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# Introduction to Angles

Angles are formed when two rays have the same end point. This common end point is called the vertex.  The angle ABC is written as  LABC. Other ways of representing the LABC  is LB, , or LCBA.

B is the vertex and must be in the middle. AB and BC are called arms of the angle.

Here are some other types of angles.

Note:

• LB or is used only if the angle has 2 arms.
• Also, we need to be careful to represent the angle as LB or when the point B is the vertex for more than one angle. Since there are two angles LABC and LCBD sharing the same vertex B, we cannot represent the angle as LB or   When we have a common arm, say BC (in the above diagram) at vertex B, LABC (or LCBA) and LCBD (or LDBC) are called adjacent angles.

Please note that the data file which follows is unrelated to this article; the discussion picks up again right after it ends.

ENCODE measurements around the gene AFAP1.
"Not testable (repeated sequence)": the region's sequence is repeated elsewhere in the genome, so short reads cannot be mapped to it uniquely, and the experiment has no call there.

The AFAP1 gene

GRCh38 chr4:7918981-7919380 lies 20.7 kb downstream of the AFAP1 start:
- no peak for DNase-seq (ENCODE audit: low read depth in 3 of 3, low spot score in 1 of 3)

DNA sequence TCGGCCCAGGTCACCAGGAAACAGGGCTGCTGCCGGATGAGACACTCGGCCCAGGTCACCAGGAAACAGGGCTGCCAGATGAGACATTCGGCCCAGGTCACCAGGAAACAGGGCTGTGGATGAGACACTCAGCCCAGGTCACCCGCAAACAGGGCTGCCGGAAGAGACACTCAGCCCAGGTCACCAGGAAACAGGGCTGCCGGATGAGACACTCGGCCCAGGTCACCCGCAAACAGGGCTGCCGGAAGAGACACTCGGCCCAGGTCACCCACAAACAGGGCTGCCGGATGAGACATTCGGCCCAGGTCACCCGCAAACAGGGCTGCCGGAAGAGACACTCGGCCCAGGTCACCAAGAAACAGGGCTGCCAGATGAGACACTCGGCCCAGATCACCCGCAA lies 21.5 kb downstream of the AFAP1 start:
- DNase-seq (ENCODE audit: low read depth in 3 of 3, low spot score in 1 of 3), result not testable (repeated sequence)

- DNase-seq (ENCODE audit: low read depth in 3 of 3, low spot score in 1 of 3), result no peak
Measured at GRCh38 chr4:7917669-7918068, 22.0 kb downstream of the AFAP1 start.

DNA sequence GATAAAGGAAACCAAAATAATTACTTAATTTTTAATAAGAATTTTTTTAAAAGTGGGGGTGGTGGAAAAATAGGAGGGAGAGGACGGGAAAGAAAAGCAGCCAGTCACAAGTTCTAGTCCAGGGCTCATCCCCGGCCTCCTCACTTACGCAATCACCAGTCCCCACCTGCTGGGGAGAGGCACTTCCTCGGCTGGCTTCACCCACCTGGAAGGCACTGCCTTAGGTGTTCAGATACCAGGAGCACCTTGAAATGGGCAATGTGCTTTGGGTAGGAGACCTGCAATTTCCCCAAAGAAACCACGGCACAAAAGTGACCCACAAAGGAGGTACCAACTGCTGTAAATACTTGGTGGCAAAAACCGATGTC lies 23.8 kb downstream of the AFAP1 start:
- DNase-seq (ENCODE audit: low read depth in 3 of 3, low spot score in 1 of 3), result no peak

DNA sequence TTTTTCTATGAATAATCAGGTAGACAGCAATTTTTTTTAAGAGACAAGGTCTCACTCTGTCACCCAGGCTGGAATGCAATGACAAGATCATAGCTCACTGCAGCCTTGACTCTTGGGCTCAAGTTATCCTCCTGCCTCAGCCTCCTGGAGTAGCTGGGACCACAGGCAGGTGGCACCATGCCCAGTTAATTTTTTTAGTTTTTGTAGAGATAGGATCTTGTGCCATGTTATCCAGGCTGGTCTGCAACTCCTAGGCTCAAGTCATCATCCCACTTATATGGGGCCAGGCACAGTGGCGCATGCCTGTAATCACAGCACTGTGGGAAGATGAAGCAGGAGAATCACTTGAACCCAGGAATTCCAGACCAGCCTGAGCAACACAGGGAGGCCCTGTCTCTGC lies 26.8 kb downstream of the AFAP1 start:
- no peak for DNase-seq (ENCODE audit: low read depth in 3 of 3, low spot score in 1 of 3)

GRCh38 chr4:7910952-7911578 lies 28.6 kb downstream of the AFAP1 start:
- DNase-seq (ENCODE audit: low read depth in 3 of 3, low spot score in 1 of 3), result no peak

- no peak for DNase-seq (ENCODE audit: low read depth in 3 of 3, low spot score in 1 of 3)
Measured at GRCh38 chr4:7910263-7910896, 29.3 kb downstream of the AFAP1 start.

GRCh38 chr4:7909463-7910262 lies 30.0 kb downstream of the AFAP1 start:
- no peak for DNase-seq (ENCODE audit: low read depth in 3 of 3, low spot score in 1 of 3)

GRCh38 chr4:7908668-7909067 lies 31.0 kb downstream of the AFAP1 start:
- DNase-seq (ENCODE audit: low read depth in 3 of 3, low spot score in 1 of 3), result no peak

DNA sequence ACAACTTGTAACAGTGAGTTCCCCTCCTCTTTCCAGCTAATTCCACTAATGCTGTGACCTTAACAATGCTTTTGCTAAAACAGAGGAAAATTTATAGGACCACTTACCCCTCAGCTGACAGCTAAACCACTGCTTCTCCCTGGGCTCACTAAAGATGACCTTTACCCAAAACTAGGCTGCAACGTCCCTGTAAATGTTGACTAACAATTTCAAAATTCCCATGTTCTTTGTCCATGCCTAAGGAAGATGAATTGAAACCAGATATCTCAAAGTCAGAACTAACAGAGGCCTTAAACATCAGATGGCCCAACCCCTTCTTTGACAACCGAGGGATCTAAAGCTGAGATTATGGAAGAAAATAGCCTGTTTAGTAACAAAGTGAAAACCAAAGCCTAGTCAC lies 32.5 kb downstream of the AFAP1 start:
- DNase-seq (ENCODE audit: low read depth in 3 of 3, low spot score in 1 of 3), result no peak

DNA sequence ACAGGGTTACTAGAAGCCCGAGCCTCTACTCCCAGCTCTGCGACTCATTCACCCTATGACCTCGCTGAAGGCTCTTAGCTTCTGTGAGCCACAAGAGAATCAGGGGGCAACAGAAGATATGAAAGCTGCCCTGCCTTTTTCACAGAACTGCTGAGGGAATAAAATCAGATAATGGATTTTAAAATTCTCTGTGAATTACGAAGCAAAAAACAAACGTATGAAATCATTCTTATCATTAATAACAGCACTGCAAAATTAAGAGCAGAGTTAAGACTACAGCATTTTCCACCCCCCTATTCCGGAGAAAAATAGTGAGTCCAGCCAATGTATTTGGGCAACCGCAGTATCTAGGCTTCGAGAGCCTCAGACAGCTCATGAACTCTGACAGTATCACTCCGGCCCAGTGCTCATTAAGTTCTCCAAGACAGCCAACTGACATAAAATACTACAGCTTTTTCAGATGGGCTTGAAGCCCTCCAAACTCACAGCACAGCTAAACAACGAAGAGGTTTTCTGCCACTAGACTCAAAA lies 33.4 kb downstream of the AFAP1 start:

## Complementary angles:

When adjacent angles add up to 90°, the two angles are then said to be complementary angles; they will then make a right angled triangle (= 90º).

Here LABC and LCBD, (50º and 40° respectively) are complementary angles. We say 50º is a complement of 40º and vice versa. ## Straight line (or supplementary angles):

This is a straight line, and it measures 180°. When a pair of angles that have a sum of 180°, then they are called supplementary angles. Here LABC (= 130°) and LABD (=50°) add up to 180°(straight angle), and hence are supplementary angles. 50º is supplement of 130º. ## Vertically opposite angles:

When two straight lines intersect, four angles are formed, viz. LABE, LEBC, LCBD and LDBA. Of these four angles, LEBC and LDBA are equal and vertically opposite each other. Similarly, LABE and LCBD are equal and vertically opposite each other. ## Angle at a point:

Finally, when two or more angles with a common vertex move around in a circle (or form a revolution), they will add up to 360°. Here’s some other types of angles